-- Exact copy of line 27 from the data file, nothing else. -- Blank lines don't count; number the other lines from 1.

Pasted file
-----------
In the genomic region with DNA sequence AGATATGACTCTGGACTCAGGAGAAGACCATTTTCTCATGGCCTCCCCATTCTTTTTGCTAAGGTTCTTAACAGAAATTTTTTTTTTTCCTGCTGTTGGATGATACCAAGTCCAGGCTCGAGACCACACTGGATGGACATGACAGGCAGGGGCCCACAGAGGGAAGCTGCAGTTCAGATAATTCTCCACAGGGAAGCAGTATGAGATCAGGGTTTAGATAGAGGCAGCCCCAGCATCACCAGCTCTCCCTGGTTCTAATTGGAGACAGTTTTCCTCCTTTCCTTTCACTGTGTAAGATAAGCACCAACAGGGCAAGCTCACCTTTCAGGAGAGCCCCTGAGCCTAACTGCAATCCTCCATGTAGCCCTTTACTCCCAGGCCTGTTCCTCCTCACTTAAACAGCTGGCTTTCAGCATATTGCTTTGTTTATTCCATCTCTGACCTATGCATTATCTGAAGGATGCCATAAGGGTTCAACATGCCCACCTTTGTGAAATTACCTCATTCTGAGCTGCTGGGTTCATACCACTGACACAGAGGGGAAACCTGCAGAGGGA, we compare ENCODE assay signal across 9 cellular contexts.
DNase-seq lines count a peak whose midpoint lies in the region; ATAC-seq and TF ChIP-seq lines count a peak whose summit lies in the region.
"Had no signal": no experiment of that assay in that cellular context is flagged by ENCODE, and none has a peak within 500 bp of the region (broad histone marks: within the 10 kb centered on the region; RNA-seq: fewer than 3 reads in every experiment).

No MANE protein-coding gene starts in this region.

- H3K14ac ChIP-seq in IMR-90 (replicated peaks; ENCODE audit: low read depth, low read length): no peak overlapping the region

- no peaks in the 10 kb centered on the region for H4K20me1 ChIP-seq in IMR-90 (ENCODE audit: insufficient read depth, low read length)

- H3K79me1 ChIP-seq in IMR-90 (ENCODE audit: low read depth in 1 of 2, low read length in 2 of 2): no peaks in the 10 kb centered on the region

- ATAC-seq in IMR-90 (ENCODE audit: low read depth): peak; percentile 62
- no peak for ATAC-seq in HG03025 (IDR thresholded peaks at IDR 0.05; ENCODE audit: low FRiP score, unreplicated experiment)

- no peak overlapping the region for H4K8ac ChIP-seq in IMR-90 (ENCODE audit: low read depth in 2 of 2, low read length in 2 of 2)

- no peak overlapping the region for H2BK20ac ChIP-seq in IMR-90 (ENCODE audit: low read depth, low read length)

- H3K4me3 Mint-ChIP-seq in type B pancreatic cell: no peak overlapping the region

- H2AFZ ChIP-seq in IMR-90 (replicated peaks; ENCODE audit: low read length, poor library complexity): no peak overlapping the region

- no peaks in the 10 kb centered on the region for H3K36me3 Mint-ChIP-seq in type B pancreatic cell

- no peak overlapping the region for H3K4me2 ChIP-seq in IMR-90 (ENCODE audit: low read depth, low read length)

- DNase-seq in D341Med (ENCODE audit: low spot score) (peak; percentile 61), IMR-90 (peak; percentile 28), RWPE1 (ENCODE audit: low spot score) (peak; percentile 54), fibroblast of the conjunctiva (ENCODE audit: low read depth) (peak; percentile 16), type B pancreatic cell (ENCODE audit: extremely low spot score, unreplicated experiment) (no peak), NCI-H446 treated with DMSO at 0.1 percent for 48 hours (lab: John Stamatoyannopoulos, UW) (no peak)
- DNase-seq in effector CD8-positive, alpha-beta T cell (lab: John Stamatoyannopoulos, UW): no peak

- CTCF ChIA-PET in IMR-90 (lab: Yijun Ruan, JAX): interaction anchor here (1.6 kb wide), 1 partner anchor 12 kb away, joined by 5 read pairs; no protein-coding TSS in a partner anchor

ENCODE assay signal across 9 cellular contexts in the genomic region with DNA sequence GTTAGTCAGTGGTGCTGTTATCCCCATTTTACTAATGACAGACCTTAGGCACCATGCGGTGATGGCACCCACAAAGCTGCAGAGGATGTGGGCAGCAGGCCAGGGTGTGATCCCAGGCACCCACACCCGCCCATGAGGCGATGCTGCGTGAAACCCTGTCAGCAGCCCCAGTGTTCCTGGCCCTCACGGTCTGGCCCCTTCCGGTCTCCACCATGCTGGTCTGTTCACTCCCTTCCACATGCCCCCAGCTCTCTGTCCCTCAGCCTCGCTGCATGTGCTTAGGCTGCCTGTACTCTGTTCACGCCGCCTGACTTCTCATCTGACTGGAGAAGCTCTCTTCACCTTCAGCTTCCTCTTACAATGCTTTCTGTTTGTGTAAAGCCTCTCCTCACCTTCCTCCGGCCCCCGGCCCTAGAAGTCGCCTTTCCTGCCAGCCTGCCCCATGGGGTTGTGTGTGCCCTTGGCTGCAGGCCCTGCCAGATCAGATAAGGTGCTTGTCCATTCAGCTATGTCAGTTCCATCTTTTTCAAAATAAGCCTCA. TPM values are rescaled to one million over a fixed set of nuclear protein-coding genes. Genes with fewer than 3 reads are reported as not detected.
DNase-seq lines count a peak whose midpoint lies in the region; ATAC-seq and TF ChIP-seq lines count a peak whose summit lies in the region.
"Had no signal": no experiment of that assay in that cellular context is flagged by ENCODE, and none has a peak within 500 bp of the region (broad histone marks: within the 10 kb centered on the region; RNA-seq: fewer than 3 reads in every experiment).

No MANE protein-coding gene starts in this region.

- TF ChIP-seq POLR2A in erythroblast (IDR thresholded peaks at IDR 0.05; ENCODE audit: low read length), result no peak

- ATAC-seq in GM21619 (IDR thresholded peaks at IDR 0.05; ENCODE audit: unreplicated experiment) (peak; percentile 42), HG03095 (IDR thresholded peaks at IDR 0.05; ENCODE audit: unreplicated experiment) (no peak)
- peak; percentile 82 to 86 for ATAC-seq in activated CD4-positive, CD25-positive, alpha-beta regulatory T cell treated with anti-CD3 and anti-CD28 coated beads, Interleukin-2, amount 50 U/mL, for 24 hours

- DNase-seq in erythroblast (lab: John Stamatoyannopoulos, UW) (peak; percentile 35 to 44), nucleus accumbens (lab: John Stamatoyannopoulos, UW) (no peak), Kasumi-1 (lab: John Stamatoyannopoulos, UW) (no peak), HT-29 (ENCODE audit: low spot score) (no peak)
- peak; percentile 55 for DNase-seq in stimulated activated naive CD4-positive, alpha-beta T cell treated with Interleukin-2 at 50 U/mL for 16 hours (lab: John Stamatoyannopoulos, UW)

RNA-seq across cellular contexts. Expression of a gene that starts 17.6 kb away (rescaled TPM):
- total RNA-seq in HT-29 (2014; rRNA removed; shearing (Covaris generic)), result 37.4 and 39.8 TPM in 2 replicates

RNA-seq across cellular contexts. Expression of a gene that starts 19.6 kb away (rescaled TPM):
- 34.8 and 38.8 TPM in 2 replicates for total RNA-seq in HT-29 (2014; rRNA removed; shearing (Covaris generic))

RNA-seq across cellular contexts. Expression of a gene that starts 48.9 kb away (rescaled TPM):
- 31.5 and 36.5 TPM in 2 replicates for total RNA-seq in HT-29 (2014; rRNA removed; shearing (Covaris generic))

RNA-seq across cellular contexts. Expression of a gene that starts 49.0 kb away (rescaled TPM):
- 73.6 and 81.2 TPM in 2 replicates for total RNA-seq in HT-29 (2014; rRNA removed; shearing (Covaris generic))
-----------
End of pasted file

- peak; percentile 55 for DNase-seq in stimulated activated naive CD4-positive, alpha-beta T cell treated with Interleukin-2 at 50 U/mL for 16 hours (lab: John Stamatoyannopoulos, UW)